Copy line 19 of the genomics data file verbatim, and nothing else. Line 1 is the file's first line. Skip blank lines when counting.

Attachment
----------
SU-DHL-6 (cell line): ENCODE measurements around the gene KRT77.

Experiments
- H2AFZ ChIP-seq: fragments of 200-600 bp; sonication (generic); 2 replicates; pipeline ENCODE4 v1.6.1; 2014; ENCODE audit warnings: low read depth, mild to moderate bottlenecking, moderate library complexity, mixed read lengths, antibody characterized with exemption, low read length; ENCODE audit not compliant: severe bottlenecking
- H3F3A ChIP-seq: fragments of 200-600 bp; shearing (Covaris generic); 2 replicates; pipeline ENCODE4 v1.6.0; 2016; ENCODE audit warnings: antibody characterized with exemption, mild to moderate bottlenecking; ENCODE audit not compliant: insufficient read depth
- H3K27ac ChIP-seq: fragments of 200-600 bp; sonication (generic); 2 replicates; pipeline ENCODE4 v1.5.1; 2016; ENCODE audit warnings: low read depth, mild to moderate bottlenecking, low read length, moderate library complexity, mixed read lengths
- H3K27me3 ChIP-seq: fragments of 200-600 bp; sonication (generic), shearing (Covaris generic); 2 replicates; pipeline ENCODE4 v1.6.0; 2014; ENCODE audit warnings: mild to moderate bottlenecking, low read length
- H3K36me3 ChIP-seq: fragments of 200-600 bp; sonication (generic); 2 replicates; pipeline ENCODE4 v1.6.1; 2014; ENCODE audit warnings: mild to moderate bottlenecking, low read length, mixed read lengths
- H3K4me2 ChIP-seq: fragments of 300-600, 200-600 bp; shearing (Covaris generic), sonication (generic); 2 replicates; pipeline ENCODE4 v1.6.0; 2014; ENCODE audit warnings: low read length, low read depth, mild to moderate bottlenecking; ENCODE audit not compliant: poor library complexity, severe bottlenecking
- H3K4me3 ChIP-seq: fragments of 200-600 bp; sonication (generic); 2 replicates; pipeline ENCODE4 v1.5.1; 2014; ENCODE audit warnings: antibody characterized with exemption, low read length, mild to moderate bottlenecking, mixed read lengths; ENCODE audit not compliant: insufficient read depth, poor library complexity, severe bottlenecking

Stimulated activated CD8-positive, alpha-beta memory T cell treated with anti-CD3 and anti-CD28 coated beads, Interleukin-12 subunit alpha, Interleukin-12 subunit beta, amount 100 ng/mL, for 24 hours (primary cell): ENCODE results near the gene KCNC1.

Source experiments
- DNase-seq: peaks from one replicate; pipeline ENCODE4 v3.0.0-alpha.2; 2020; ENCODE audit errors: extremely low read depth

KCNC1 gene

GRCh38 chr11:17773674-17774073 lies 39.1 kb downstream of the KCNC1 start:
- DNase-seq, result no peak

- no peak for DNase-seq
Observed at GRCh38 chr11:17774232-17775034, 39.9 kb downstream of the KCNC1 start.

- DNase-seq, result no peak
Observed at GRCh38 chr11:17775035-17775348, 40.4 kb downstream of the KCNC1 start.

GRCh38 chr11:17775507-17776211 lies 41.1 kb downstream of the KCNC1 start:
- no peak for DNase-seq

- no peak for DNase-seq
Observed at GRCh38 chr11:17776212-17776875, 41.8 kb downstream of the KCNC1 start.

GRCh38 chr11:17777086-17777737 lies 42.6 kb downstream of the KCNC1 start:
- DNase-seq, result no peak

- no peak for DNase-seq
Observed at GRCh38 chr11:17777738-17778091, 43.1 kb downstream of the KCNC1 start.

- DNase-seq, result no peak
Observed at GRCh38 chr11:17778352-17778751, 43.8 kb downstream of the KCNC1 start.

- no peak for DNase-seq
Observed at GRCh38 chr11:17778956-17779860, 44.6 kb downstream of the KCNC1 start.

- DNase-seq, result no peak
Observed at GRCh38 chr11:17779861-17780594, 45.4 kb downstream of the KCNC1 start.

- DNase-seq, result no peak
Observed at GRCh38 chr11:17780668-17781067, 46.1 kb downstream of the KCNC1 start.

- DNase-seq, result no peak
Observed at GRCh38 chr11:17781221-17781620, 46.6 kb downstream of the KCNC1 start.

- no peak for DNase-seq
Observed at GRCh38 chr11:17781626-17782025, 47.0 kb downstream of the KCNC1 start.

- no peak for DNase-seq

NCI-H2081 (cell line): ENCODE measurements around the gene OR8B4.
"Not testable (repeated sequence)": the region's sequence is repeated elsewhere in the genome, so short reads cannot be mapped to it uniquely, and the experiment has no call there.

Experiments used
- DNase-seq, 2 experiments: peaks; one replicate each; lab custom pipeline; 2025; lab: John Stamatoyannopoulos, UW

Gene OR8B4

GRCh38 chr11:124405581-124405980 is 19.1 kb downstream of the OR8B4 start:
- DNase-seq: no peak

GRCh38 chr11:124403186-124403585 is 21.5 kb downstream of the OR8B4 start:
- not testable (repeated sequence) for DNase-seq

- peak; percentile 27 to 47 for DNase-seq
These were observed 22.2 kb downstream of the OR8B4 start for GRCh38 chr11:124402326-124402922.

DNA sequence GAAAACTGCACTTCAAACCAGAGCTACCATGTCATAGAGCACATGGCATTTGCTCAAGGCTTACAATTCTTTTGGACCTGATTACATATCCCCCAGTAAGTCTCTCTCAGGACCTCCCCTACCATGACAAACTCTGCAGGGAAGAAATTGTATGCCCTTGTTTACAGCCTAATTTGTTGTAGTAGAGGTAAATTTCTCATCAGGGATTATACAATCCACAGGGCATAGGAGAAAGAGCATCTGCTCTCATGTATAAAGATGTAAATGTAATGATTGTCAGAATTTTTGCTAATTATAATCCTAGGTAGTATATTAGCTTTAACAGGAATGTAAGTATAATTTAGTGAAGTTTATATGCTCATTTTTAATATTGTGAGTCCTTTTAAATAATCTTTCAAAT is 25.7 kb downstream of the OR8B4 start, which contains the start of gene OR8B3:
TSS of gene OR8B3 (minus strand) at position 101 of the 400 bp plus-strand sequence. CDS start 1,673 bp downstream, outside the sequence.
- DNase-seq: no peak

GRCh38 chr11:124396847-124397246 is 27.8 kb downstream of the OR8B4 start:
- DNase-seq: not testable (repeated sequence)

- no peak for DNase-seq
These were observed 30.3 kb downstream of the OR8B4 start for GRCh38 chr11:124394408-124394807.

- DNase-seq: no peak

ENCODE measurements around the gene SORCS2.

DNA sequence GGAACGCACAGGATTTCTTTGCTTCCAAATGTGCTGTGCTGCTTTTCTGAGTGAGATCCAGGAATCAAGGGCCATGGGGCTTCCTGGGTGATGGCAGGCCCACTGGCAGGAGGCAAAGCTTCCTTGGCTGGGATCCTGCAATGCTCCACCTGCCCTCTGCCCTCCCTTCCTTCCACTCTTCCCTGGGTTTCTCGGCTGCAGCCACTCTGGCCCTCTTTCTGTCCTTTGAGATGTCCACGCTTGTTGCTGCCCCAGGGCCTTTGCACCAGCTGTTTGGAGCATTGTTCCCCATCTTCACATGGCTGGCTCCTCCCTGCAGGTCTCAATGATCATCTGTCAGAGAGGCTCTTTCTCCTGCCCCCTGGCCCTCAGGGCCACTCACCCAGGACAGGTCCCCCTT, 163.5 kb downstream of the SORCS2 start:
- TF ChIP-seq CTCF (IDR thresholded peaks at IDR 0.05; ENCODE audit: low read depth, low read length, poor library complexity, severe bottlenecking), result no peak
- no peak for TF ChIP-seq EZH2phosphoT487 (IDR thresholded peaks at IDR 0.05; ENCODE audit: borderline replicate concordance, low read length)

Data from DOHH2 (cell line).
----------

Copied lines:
Observed at GRCh38 chr11:17775035-17775348, 40.4 kb downstream of the KCNC1 start.